The ascension of Romulus’s wife Hersilia to heaven
This passage, which appears as a postscript to Romulus’s ascension and deification, closes book fourteen of the Metamorphoses (XIV.805-851). Following in the footsteps of her husband, Romulus, now named Quirinus after his deification, Hersilia is also taken up to heaven on the trail of a shooting star (mimicking the ascension of Julius Caesar in Metamorphoses XV.745-851), and is there transformed into the goddess Hora, leaving behind both her former earthly appearance and name (XIV.851). Seeing the grief of Hersilia after the loss of her spouse, Juno takes pity, and sends the goddess Iris to the lonely widow with the promise that she will be able to see Romulus once again. Sure enough, Hersilia is led to the hill of Romulus, where he sees her, and from his new abode in the heavens, draws her up to him. Scholars such as Garth Tissol understand Hersilia’s apotheosis as purely Ovid’s own invention, meaning that he was able to present it entirely as the will of the gods, without having to work with or adapt any existing euhemeristic tradition (Garth Tissol, Roman History and Augustan Politics, p. 332).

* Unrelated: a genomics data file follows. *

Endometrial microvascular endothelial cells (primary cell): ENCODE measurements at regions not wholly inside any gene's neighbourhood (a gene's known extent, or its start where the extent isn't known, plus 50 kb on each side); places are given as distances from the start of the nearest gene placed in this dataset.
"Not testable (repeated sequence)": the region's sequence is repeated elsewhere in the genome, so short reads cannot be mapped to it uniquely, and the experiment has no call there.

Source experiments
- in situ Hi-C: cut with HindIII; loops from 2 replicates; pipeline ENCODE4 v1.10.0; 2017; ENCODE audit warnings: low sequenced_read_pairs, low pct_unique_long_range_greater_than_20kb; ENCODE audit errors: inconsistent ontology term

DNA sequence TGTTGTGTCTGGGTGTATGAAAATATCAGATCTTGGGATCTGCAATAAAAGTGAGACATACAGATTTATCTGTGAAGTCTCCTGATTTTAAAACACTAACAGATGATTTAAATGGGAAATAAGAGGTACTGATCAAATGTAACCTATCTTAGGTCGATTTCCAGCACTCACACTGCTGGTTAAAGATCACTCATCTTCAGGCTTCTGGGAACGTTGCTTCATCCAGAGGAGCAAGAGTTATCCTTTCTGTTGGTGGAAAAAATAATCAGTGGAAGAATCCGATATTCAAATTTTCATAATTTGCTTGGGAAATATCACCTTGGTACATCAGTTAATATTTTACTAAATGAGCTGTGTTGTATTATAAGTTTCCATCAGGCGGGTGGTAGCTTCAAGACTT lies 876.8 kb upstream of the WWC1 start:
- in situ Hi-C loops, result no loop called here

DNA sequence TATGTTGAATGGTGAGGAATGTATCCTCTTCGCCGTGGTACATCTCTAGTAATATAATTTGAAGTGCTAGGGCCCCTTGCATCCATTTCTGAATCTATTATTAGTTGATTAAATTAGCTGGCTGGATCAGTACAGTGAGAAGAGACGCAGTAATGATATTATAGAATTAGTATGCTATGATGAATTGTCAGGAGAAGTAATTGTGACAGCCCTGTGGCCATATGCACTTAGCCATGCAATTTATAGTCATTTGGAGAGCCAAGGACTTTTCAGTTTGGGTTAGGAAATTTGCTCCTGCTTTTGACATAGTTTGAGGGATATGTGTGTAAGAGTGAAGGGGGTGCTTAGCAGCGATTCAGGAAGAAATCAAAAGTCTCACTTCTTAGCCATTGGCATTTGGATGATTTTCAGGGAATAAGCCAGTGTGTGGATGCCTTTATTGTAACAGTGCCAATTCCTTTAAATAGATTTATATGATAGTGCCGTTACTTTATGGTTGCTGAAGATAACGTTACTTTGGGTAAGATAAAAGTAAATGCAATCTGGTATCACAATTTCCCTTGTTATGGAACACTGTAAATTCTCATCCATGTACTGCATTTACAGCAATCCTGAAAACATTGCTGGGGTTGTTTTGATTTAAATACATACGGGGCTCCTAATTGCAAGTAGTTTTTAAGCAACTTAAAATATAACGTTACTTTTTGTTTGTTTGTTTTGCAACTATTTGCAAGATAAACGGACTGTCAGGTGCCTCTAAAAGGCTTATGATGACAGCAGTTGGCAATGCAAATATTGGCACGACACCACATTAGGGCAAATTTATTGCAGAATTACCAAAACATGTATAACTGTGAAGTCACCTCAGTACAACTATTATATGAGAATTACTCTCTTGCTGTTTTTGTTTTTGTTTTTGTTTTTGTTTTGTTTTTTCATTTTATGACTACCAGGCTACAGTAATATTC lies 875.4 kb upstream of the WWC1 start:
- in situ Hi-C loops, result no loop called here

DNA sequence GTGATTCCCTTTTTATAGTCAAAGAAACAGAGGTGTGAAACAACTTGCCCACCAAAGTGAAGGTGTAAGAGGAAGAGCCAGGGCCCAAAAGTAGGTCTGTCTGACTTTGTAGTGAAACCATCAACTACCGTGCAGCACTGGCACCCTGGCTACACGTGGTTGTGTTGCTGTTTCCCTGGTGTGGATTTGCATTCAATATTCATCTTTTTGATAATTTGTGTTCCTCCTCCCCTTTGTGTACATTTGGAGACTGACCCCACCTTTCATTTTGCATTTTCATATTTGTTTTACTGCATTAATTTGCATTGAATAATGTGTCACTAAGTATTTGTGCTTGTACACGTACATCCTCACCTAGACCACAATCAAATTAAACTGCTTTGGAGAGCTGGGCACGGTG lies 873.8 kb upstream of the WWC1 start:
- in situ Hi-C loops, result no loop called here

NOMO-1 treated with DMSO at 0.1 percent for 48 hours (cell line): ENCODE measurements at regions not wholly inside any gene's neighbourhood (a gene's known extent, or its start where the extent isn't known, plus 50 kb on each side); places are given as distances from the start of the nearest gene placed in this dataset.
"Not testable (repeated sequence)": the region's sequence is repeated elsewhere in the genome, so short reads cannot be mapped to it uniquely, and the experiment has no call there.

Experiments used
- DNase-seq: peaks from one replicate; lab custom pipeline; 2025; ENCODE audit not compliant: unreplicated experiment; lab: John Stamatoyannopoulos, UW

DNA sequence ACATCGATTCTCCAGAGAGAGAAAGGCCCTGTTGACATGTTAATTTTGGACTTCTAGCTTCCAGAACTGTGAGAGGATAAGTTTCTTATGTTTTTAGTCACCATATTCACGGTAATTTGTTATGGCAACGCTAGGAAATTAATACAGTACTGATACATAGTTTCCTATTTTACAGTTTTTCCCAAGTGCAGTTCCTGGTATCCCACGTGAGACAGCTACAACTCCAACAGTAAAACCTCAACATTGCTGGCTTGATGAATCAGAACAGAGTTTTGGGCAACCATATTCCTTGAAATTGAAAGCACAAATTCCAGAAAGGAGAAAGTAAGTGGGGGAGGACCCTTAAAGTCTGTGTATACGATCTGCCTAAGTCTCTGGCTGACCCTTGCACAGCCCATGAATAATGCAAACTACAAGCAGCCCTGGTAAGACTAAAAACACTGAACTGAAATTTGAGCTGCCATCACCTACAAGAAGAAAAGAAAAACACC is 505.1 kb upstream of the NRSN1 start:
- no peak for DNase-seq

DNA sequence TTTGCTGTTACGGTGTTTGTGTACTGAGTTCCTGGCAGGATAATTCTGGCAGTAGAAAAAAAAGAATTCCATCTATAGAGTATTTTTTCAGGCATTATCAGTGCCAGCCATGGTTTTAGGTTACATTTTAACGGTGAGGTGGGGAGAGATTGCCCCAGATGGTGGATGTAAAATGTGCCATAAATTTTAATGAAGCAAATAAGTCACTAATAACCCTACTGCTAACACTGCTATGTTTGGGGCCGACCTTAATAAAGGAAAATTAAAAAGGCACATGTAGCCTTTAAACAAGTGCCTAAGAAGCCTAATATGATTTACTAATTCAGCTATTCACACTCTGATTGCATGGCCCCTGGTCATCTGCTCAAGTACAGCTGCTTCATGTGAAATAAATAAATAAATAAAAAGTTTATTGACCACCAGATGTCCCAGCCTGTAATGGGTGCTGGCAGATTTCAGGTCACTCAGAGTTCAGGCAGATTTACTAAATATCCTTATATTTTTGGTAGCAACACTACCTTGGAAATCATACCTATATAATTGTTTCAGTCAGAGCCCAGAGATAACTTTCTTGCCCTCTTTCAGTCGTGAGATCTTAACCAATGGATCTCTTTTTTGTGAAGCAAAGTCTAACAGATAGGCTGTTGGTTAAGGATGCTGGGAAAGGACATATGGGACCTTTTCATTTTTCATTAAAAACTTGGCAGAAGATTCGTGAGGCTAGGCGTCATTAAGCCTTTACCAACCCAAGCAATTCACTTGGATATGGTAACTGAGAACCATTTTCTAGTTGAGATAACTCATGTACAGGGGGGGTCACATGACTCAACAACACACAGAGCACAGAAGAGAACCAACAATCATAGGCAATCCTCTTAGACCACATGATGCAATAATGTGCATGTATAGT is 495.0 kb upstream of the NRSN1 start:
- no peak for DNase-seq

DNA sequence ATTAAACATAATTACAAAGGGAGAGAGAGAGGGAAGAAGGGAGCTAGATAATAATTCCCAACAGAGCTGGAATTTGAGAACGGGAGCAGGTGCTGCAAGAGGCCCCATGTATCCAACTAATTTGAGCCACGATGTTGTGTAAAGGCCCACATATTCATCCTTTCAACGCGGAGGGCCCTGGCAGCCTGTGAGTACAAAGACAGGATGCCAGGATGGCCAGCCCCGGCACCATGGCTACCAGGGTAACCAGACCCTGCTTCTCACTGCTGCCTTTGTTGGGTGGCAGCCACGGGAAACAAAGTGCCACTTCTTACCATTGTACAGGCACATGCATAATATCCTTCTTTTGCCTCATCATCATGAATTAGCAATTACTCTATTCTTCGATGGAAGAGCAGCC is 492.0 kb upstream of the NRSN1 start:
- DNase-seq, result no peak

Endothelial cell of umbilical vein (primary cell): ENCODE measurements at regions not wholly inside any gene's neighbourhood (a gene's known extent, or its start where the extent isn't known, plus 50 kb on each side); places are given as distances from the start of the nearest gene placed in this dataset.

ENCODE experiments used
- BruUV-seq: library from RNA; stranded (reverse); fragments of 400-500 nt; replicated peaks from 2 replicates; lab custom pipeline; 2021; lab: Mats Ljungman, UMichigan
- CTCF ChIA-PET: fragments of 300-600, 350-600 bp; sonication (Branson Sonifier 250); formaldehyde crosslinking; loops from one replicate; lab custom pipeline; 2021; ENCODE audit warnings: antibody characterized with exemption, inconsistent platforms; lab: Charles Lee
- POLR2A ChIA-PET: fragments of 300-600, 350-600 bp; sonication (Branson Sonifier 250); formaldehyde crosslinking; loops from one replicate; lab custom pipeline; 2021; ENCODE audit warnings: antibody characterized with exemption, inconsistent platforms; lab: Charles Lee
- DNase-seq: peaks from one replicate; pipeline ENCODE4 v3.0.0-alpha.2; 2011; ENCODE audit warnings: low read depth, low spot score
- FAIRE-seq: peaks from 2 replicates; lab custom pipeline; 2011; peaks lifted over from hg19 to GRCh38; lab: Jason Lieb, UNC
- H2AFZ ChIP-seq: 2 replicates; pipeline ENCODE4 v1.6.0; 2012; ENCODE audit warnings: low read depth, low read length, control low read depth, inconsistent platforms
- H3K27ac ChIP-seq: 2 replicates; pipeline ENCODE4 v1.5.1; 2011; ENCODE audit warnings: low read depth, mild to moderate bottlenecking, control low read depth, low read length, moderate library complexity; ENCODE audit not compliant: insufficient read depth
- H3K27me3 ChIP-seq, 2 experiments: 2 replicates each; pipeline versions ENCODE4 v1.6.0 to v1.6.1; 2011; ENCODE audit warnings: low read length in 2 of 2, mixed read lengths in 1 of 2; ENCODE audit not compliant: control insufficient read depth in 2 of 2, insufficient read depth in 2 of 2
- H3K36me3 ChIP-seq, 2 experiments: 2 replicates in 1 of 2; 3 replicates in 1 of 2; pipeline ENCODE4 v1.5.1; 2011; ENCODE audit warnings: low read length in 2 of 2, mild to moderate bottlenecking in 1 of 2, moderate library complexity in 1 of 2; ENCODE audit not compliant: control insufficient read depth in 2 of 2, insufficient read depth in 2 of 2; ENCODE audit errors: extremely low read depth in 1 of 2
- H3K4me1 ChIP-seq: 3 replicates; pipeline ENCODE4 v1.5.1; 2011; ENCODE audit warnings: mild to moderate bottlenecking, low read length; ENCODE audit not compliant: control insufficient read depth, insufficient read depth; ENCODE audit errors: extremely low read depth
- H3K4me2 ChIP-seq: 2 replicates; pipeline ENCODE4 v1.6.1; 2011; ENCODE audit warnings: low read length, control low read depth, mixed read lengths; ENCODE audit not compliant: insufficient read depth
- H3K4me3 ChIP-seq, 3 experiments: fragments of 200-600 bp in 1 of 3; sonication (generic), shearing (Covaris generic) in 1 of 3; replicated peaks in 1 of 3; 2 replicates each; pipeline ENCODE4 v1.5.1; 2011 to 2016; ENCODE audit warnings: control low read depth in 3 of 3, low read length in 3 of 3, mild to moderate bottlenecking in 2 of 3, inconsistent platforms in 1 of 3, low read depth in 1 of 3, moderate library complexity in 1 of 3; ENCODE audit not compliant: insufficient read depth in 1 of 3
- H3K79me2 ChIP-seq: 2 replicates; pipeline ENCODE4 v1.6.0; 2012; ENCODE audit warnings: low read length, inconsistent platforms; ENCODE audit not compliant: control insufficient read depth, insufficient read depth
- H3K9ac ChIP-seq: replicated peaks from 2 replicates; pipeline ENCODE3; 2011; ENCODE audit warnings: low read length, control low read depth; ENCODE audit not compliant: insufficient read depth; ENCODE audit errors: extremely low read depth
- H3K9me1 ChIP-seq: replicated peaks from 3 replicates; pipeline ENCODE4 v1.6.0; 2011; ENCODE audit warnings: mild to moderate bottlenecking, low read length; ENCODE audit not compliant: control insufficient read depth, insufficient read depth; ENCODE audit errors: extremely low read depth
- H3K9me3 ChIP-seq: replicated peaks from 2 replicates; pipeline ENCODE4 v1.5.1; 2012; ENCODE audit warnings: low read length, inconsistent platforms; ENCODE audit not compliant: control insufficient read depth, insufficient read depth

The significance of this postscript, in that it concludes book fourteen and near enough matches the account of Romulus’s apotheosis in both length and detail, has led scholars to question whether Romulus’s own deification is in any way undermined by that of his spouse, as this feature (the subsequent ascension of a wife) is not common to the previous ascension accounts of Hercules and Aeneas. Perhaps, however, this might be seen as paving the way for the final apotheosis story of the Metamorphoses, that of Julius Caesar in the final book (XV.745-851). Julius Caesar’s deification is explained as necessary due to the outstanding achievements of his adopted heir, Octavian, whom, it is argued, given his accomplishments, cannot logically be of mortal descent. The link between divinity and family lines, therefore, is developed across these two stories. Moreover, as Stephen Wheeler states, it is only when Romulus is reunited with his wife in heaven that he is referred to formally as the founder of Rome (XIV.849-850), suggesting that Rome’s strength will come from unity (the institution of marriage being one important manifestation of this) rather than war and separation, such as the fratricidal killing of Remus by his twin brother (Stephen Wheeler, Narrative Dynamics, p. 113-114). The fact that Romulus and Hersilia are also the mythical ancestors of Julius Caesar and Augustus further strengthens this family connection. In this regard, especially given the mythology of Aeneas that Ovid discusses at length earlier in book fourteen, it is noteworthy that central to Aeneas’s founding of Rome’s roots in Italy was his marriage to Lavinia, the daughter of the Latin king, whose name was immortalised in the city of Lavinium (the future site of Rome). Given that Ovid composed the Metamorphoses after the issue of Augustus’s Leges Iuliae (18-17 BCE), which were concerned with adultery and marriage law, and particularly the issue of legitimate marriage, it could also be that the implicit emphasis placed in this passage on strong martial union forms part of a broader Augustan message on the issue.
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